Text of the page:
Indonesian authorities held a ceremony Saturday in which the last remains of the 200-victims of the Bali terrorist bombing were cremated. It was a symbolic end to the first phase of the Bali bombing investigation.
Balinese leaders and foreign diplomats gathered Saturday for a simple cremation ceremony of the last unclaimed and mostly unidentified remains of those killed in the Bali bomb blast. The ashes were sprinkled on a nearby beach in accordance with local custom.
An officer with the Australian Consulate in Bali, Brent Hall, spoke at the ceremony. "This is another very sad occasion on the road to recovery from the tragic events of last October. At the same time I should express our thanks to the forensic experts and others who have worked so tirelessly on the identification process," he said.
Forensic work has ended and the focus now is on the upcoming trials of the Bali bomb suspects. In the immediate aftermath of the bombing, few people in Indonesia thought that other Indonesians could be to blame. Rizal Mallarengeng is an analyst with the Jakarta research group, the Freedom Institute. "There was speculation it was the CIA, it was the police, it was the military, it was the fundamentalist, it was anybody. But now we know it was not those people - it was the Muslim militants who wanted to revenge against the West," he said.
More than 30-people have been arrested in connection with the October 12 bombing in Bali. A van packed with explosives was detonated on a busy tourist street killing roughly 200-people, many of them Australian tourists.
Among the suspects in custody is the plot's alleged mastermind, Imam Samudra and three brothers, Ali Ghufron, Ali Imron and Amrozi - all of whom authorities say have confessed. Police say the suspects are members of Jemaah Islamiyah, a regional terrorist network allegedly linked to the al-Qaida network. The group wants to create an Islamic state across Southeast Asia.
In this mostly Muslim nation, the trials could be sensitive. Political analysts say the Indonesian police want to bolster their public credibility before the trials begin.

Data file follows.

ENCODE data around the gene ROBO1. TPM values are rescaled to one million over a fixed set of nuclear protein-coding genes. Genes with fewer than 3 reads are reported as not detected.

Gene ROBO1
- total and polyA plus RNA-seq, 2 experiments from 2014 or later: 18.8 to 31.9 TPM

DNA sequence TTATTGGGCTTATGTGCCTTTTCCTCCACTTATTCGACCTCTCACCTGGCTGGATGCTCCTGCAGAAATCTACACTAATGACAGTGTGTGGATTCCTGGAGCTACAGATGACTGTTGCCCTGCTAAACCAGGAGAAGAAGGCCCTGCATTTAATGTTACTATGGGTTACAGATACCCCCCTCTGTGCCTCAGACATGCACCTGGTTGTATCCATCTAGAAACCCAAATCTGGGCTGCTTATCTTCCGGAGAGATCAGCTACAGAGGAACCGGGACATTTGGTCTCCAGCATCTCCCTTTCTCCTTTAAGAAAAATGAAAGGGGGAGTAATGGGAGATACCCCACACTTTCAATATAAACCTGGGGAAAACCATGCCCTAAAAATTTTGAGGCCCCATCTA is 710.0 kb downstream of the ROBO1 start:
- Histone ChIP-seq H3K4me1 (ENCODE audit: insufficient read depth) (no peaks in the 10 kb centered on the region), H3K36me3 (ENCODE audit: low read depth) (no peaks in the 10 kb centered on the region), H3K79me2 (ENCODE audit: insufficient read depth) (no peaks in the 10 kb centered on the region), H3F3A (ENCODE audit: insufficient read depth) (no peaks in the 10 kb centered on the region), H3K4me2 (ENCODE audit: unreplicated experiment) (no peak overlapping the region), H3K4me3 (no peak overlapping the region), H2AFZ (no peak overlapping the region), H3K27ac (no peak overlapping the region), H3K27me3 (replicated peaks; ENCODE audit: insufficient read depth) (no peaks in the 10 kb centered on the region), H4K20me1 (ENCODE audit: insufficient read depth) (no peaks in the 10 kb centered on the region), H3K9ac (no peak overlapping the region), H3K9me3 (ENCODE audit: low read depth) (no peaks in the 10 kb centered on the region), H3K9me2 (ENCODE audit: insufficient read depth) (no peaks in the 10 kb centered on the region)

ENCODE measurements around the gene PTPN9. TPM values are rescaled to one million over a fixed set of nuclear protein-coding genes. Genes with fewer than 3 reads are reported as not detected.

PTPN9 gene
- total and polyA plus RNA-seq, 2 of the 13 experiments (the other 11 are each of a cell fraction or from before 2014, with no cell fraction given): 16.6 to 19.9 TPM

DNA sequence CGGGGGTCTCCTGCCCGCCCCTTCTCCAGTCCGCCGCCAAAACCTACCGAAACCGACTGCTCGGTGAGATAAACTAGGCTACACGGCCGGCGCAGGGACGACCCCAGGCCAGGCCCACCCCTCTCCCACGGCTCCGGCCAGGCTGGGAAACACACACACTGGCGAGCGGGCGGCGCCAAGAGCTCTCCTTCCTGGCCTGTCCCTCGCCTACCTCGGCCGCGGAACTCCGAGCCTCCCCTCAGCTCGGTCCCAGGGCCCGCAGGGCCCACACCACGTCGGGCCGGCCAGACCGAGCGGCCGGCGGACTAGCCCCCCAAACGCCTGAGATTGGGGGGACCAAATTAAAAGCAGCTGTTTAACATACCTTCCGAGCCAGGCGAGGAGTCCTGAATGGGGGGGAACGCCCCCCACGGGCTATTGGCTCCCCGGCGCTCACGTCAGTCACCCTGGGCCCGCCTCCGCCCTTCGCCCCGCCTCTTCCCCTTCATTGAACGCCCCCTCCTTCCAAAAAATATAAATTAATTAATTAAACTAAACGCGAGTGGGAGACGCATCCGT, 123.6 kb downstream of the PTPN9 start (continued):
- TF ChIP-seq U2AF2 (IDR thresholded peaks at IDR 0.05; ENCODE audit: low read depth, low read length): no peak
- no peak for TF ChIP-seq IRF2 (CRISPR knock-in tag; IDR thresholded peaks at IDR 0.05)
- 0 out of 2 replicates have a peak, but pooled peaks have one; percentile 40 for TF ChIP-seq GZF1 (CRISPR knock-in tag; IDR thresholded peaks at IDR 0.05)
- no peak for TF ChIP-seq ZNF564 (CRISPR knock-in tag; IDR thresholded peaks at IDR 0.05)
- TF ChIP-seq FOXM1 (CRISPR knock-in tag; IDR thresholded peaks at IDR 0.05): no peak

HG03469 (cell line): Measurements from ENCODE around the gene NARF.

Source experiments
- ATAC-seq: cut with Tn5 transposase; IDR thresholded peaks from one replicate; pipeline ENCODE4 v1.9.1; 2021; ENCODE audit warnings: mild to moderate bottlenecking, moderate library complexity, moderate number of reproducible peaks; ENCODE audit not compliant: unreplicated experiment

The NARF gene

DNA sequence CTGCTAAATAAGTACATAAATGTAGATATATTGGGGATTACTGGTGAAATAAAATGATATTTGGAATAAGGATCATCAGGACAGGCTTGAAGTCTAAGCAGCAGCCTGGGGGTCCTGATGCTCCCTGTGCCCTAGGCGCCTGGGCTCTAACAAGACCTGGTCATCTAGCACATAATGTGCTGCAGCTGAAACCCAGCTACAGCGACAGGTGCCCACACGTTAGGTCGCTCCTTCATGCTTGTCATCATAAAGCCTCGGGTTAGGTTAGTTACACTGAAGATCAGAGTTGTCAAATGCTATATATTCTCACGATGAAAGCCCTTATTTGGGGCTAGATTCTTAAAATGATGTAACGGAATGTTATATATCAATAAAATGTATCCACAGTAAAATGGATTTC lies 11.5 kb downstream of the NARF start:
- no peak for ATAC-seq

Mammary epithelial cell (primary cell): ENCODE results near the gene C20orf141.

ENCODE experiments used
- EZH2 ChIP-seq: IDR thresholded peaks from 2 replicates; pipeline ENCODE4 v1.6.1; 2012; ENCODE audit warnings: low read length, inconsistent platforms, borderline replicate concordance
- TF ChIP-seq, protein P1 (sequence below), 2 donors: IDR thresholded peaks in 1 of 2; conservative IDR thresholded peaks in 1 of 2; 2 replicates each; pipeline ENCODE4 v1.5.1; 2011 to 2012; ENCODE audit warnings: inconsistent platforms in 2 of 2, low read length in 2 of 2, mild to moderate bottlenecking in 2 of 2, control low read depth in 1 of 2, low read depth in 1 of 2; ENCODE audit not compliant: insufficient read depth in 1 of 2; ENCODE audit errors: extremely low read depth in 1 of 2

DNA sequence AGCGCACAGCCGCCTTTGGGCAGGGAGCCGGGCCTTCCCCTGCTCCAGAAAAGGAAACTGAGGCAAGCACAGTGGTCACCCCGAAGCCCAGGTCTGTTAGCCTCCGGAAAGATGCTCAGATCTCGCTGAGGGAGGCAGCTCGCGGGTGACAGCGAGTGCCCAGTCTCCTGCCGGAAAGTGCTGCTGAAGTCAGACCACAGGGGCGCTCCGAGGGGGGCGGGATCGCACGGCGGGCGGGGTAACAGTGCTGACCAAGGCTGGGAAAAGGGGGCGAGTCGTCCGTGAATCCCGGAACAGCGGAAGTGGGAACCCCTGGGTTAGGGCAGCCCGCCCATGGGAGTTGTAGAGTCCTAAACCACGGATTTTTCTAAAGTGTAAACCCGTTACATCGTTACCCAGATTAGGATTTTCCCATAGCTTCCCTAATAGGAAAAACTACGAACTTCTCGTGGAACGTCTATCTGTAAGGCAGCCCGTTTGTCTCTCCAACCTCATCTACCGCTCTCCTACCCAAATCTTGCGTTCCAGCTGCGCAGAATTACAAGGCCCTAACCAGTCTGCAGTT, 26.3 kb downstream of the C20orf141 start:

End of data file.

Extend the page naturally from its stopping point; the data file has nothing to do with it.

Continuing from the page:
Last November, Indonesia's national police chief allowed reporters to film a meeting with Amrozi, the man whom police say owned the car used in the bombing.
The suspect was filmed smiling and waving to reporters in what appeared to be a friendly chat. Similarly, suspect Ali Imron was televised last month doing a reenactment of his role in the bombing. Sidney Jones, an analyst with the Jakarta office of the International Crisis Group, said "the Indonesian police wanted to convince the Indonesian public that this could have been done by a small group of well-trained Indonesians and not by a foreign radical group and the reconstruction probably served an important domestic purpose."
In addition to the police, Academic Dede Oetomo says the government of President Megawati Sukarnoputri is under pressure. It does not want to lose its international credibility because of the Bali bomb and the trials. "There is everything at stake. This government is pretty weak," he said.
Police have also arrested Muslim cleric Abu Bakar Bashir. The 64-year-old cleric is believed to be the spiritual leader of Jemaah Islamiyah, a charge he denies.
Mr. Bashir was arrested last year for his alleged involvement in a plot to assassinate President Megawati and for his alleged involvement in a different string of bombings. Police have said he will be charged in connection to the Bali bomb, but it has not happened yet.
For that reason, Ms. Jones says his trial may be seen as more controversial. "And if Bashir played a role it is going to probably be a more indirect one and one that is much, much harder to prove in court. It may be… that the only thing that he can be convicted of is membership in a terrorist organization if they can prove conclusively that he was the leader of Jemaah Islamiyah. And they can charge him under the anti-terrorist legislation," she said. "But it is not going to convince the Indonesian public that he was involved in violence."
But Mr. Mallarengeng, from the Freedom Institute, says Mr. Bashir's popularity within Indonesia has been exaggerated. He points to the fact that mass demonstrations threatened to coincide with Mr. Bashir's arrest simply failed to materialize. And few are likely to be angered enough by Mr. Bashir's trial to take any action. "If you conduct a poll people might be divided on this, but it is not enough to destabilize the government like some people thought before," he said.
The first trial expected to take place is that of Mr. Amrozi. Court proceedings are expected to begin next month.